Lisa Kivirist and John D. Ivanko own a farm bed & breakfast in Wisconsin, produce their own jarred products, and are the authors of several books including Homemade for Sale. They share their tips for product labeling that sells, and will be exhibiting at FamilyFarmed’s Good Food Festival on March 18.
by Bob Benenson, FamilyFarmed Kitchfix, a Chicago-based company, grew out of Chef Josh Katt’s previous career preparing highly nutritious and functional meals for customers who were fighting cancer. He maintained those health-first principles as he grew his home meal delivery service and a packaged goods division centered on Paleo, grain-free granola in a variety of flavors. […]
Crate Free Illinois is a nonprofit group that works to inform the public about inhumane treatment at industrial livestock operations and urges consumers to use their dollars to support farmers who use humane practices. The organization will take part in FamilyFarmed’s Good Food Festival for the second consecutive year.
The growing public demand for pasture-raised, sustainably produced meats has prompted increased interest among farmers. For Marina and John Backes, it prompted a move from suburban New Jersey to rural southwest Missouri, where since 2009 they have raised heritage breeds of hogs on pasture at their Circle B Ranch.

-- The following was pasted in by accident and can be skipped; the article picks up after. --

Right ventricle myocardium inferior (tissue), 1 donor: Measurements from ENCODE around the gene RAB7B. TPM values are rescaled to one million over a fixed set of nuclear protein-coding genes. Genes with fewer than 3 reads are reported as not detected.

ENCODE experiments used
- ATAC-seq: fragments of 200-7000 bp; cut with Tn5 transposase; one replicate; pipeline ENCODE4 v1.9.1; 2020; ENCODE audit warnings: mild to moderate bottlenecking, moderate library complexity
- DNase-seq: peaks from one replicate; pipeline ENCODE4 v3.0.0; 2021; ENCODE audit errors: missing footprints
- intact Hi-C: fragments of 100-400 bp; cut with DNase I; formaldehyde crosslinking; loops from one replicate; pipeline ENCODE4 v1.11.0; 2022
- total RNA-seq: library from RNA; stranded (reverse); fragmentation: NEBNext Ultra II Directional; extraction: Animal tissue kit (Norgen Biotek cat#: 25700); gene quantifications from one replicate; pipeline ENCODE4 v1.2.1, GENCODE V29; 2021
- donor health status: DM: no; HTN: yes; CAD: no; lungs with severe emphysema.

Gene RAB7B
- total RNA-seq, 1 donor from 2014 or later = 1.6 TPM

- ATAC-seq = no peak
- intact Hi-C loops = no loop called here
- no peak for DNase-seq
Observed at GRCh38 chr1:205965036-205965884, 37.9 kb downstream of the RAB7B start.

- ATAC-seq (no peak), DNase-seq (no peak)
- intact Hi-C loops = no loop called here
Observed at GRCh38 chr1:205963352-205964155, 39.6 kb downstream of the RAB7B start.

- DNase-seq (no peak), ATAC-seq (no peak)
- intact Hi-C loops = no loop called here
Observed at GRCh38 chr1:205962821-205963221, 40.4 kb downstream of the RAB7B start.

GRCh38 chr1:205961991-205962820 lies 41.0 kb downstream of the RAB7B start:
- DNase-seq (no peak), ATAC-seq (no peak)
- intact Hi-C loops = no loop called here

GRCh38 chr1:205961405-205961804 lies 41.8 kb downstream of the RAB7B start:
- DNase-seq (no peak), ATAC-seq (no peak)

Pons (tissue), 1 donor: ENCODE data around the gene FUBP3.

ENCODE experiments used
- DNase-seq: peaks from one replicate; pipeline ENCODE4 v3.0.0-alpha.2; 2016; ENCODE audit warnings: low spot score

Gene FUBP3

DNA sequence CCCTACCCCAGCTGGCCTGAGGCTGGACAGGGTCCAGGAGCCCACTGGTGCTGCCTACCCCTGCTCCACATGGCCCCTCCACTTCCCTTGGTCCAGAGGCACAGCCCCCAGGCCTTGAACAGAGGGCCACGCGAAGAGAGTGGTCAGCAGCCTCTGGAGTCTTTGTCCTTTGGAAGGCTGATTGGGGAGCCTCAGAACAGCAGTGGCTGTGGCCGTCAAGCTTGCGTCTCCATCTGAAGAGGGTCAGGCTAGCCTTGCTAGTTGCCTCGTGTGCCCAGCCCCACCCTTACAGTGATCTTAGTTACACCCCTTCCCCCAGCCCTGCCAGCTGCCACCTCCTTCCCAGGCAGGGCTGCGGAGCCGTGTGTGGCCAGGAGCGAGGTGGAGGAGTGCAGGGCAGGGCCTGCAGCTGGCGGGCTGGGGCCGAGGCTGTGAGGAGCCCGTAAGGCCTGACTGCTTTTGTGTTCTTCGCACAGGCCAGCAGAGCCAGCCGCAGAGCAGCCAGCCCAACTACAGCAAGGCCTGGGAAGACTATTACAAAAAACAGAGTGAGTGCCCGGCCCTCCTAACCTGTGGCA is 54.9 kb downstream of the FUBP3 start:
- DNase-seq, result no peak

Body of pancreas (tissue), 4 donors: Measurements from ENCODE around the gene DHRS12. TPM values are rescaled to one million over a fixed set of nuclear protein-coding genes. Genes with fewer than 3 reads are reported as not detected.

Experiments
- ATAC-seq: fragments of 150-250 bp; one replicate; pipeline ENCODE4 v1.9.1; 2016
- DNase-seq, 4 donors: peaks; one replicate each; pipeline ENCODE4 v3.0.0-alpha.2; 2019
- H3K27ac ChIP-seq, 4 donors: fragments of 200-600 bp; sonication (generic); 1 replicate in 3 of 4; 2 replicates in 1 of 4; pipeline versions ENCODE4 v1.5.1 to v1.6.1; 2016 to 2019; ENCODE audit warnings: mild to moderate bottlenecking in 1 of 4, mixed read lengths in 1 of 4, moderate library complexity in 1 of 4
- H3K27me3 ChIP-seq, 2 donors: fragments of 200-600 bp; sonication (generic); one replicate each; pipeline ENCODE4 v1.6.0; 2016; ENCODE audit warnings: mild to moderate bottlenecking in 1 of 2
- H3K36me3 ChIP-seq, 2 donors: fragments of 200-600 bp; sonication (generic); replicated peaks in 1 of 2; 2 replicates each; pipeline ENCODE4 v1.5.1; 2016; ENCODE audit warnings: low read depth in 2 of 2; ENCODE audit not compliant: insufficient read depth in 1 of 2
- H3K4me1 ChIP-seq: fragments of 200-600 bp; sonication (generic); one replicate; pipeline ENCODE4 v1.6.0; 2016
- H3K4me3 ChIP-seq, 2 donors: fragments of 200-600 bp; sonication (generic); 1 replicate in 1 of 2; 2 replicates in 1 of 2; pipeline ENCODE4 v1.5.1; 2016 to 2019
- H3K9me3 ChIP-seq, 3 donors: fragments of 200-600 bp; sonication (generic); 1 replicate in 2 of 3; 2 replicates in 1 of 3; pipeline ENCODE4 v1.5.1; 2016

FamilyFarmed’s three-day, 13th annual Good Food Festival & Conference kicks off on Thursday, March 16 at Chicago’s UIC Forum with the annual Good Food Financing & Innovation Conference.
Christine Cikowski and Josh Kulp of Chicago’s Honey Butter Fried Chicken will jointly receive FamilyFarmed’s 2017 Good Food Chef of the Year Award on March 18 at the Good Food Festival — not only for their delicious food, but because of their sustainable and local sourcing and their social conscience.
Though hard cider still makes up a relatively small percentage of the overall U.S. adult beverage market, it has for several years been one of its fastest-growing sectors. And while FamilyFarmed regards craft cider as part of the Good Food movement, it was gratifying to see — while making the tasting rounds at Chicago’s Cider Summit — that more and more producers are wearing their local and sustainable values on their sleeves.